Perhaps Angela Merkel already knew Germany was facing a perception problem when she opened the door Thursday night to a potential face-saving compromise with struggling Greece.
"Europe has always distinguished itself by its ability to find compromises," the German chancellor said Thursday night in Brussels, where E.U. leaders were meeting to hammer out a deal that could keep Greece in the euro zone. "We still have a few days left," she added.
Three days before a key deadline that could determine Greece's future in the 19-nation euro zone, new growth figures Friday have once again highlighed the divergent paths within Europe's economy. While Greece flirts with a euro exit, and possible economic collapse, Germany is doing just fine.
Europe's largest economy is growing much faster than economists expected, its GDP climbing 0.7 percent -- more than twice as fast as initially reported -- in the final three months of last year, according to Germany's statistical agency. For the whole of 2014, the German economy grew by 1.6 percent. Germany's benchmark stock index, the DAX, briefly rose above 11,000 points for the first time.
No wonder many German businesses believe their economy could handle Greece leaving the euro.
For a good while now, Greece has no longer had the potential to destabilize the entire monetary union. Jörg Krämer, Chief economist, Commerzbank
Greece's economy, by contrast, remains the weakest link in the chain, contracting 0.2 percent in the fourth quarter, the first decline after three quarters of slight growth. The euro zone as a whole grew 0.3 percent in the final quarter of the year, and just under 1 percent in 2014.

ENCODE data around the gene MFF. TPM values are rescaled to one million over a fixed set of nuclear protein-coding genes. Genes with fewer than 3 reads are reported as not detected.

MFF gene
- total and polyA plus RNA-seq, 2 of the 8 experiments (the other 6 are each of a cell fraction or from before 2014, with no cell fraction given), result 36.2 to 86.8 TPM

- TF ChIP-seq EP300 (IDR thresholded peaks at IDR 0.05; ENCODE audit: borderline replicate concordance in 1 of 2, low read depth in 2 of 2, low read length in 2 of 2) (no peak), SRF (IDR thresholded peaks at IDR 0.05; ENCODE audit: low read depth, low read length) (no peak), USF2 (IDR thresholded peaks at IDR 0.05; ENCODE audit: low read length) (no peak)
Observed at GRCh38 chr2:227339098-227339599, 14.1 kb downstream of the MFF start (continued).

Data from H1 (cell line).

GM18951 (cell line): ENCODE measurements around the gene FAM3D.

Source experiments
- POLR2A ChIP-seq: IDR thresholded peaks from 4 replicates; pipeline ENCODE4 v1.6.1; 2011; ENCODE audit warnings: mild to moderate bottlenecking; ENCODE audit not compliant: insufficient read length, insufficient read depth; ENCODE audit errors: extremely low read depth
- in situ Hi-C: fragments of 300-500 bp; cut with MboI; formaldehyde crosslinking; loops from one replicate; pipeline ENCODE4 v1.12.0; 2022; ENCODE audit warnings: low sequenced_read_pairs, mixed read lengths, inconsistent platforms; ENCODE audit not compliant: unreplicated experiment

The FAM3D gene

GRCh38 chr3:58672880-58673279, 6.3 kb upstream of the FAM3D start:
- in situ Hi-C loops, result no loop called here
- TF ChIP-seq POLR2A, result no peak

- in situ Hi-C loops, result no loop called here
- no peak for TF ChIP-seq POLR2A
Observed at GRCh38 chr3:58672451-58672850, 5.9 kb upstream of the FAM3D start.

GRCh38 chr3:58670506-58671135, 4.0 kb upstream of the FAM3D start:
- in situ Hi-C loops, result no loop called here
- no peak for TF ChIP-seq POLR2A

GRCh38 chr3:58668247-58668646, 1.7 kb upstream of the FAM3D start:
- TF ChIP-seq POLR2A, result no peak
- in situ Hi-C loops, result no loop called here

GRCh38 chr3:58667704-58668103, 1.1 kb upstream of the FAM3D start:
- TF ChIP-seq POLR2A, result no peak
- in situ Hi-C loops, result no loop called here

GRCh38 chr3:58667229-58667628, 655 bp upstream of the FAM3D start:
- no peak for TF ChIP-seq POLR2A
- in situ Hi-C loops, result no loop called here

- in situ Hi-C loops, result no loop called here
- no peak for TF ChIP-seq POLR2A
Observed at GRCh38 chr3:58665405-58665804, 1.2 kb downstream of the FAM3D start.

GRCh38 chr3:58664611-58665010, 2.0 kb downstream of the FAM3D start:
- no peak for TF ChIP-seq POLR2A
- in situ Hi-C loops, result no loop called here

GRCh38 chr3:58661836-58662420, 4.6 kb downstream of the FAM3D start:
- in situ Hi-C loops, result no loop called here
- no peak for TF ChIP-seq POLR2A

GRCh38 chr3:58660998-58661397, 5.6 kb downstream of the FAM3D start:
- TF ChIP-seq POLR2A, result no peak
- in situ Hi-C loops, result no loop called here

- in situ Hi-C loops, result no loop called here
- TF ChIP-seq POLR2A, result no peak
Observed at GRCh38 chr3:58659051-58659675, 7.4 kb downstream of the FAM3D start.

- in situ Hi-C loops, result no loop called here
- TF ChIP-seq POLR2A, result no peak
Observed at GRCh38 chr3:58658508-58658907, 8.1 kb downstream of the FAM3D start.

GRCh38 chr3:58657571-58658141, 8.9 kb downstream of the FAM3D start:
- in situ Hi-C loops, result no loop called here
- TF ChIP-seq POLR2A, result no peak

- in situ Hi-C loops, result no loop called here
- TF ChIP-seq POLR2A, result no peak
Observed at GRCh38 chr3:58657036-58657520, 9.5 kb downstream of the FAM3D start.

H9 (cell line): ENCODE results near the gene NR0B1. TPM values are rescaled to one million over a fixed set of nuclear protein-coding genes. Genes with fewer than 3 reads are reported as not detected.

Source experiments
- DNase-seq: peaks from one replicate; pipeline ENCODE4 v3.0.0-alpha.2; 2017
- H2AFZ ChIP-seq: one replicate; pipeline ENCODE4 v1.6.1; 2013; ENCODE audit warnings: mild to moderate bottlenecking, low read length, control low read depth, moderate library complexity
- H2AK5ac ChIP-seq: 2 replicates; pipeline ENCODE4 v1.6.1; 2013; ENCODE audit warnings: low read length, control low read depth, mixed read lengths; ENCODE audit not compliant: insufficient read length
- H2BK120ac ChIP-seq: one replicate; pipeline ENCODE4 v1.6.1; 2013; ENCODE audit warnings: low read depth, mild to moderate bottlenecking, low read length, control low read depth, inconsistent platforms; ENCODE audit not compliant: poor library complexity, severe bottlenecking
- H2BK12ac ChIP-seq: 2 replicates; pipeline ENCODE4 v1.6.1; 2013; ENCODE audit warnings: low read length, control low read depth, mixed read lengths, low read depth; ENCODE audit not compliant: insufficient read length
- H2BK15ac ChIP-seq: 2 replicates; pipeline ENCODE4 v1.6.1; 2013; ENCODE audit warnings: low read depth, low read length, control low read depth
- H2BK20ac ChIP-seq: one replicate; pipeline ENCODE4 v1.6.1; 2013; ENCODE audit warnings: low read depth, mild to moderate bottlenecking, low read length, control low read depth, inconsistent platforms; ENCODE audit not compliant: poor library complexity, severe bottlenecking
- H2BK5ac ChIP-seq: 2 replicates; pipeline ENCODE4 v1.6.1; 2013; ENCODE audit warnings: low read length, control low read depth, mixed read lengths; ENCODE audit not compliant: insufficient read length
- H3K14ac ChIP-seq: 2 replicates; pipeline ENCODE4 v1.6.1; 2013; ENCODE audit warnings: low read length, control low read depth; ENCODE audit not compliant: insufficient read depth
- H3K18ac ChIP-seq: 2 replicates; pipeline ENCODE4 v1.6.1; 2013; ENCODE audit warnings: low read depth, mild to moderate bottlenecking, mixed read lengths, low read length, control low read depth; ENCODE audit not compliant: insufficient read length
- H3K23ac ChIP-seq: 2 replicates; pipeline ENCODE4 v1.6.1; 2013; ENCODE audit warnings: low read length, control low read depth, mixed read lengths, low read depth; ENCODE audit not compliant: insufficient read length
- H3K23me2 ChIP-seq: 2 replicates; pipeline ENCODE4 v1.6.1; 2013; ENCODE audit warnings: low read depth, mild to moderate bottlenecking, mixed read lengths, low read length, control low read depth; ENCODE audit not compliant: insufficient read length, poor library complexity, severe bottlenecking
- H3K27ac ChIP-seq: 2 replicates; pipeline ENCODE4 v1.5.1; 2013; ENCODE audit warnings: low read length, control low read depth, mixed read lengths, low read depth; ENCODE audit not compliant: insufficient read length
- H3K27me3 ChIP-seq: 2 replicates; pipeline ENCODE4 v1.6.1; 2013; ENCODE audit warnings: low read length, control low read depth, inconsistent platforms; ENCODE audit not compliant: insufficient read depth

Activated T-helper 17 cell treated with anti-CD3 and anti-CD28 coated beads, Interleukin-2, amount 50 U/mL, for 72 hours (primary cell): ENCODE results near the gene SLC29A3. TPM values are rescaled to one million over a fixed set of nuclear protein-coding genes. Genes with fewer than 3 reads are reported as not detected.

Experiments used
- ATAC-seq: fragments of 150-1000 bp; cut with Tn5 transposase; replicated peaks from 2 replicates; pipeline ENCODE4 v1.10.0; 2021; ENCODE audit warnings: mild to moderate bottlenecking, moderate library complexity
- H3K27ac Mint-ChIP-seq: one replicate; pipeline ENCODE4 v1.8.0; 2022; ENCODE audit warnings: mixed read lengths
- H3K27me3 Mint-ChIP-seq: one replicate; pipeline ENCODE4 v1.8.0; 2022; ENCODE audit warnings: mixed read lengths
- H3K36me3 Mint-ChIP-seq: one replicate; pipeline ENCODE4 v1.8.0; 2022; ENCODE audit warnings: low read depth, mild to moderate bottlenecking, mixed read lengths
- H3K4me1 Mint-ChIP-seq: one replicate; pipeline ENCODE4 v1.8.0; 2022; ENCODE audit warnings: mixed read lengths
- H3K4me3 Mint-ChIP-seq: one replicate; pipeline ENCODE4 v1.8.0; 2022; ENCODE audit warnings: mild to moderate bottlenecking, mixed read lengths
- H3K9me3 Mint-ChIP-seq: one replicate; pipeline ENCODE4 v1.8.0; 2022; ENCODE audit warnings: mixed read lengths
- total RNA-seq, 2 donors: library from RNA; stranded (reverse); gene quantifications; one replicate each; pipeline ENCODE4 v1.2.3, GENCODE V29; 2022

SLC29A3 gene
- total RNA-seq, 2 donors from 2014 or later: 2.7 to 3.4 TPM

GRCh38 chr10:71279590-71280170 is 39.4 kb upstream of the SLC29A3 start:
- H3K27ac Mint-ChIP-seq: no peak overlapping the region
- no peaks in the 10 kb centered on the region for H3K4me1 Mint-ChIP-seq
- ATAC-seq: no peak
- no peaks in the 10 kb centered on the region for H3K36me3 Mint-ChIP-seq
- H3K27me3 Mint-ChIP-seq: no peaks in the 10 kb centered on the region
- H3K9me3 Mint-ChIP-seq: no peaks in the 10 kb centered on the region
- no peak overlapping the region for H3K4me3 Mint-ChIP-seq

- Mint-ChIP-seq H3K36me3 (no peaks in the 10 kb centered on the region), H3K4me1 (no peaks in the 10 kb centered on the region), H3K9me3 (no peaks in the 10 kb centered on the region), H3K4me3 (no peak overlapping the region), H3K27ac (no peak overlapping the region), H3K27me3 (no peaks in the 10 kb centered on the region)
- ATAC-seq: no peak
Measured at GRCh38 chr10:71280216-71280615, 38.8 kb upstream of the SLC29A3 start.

Amid the divergence, the prospect of Greece’s departure from the currency union — a “Grexit” — has become a distinct possibility once again. But Greece's new political leaders, led by the far-left Syriza party, don't seem to realize just how dire the situation has become.
The Syriza government in Athens has unilaterally canceled an existing bailout agreement with the euro zone that has been the country's financial lifeline, conditioned on harsh economic reforms. It is demanding a restructuring of the deal to ease austerity's burden on Greece, where more than a quarter of the population is unemployed.
Jeroen Dijsselbloem, who chairs the so-called euro zone group of finance ministers, on Thursday reportedly told Ms. Merkel and other E.U. leaders that a disaster was pending, after finance ministers failed to make any progress towards a deal the day before.